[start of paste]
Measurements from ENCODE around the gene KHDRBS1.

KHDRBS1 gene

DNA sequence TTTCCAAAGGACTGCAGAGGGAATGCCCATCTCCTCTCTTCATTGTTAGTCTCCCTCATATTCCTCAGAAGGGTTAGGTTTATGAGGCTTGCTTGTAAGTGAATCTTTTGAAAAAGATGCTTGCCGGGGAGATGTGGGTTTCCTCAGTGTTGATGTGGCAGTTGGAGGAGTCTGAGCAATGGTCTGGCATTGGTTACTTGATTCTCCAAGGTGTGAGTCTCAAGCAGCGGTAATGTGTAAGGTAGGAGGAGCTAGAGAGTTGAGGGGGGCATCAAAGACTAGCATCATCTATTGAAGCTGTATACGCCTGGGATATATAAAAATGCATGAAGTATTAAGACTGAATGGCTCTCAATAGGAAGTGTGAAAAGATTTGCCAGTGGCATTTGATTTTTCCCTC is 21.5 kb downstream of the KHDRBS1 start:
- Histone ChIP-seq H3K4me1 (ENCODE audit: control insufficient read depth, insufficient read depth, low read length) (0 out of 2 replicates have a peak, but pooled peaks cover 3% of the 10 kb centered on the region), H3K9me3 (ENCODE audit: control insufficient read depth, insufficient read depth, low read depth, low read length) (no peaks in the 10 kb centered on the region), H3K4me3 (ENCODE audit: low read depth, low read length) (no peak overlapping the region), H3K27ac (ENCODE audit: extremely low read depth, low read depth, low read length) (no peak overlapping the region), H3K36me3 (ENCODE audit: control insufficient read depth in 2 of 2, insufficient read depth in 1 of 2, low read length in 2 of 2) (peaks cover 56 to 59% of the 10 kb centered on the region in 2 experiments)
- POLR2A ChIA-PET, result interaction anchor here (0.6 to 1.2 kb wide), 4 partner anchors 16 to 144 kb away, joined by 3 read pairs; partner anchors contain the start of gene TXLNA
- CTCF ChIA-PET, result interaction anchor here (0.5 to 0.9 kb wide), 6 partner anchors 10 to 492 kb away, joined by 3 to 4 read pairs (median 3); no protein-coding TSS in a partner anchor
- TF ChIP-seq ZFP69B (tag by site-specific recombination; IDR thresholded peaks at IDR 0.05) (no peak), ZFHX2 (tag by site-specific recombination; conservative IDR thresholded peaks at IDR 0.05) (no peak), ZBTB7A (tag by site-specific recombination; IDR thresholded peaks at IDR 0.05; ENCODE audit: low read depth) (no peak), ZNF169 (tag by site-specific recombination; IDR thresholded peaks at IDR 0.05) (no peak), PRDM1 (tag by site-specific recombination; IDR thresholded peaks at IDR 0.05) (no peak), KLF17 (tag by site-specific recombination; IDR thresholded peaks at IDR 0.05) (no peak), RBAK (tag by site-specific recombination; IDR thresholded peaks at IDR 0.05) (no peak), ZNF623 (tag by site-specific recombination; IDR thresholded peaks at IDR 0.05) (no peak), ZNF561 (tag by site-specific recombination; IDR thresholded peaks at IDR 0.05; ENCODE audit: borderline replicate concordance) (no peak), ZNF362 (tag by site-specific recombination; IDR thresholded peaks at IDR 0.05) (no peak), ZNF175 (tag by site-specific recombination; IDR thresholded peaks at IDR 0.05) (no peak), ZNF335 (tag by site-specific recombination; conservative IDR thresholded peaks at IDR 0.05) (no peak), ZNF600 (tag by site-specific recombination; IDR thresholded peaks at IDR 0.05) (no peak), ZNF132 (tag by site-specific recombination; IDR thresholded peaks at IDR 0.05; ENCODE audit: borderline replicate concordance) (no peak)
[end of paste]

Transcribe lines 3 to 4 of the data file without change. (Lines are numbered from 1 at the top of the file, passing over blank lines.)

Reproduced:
DNA sequence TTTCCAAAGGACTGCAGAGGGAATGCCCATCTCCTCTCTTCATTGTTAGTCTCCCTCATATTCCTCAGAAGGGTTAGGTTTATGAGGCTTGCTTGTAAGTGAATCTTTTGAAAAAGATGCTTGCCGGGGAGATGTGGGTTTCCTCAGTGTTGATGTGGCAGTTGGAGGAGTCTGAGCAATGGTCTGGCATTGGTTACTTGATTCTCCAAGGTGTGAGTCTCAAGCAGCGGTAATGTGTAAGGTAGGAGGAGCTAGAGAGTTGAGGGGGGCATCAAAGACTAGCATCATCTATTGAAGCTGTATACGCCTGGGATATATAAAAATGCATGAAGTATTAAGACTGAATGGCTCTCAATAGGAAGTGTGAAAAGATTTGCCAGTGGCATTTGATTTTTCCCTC is 21.5 kb downstream of the KHDRBS1 start:
- Histone ChIP-seq H3K4me1 (ENCODE audit: control insufficient read depth, insufficient read depth, low read length) (0 out of 2 replicates have a peak, but pooled peaks cover 3% of the 10 kb centered on the region), H3K9me3 (ENCODE audit: control insufficient read depth, insufficient read depth, low read depth, low read length) (no peaks in the 10 kb centered on the region), H3K4me3 (ENCODE audit: low read depth, low read length) (no peak overlapping the region), H3K27ac (ENCODE audit: extremely low read depth, low read depth, low read length) (no peak overlapping the region), H3K36me3 (ENCODE audit: control insufficient read depth in 2 of 2, insufficient read depth in 1 of 2, low read length in 2 of 2) (peaks cover 56 to 59% of the 10 kb centered on the region in 2 experiments)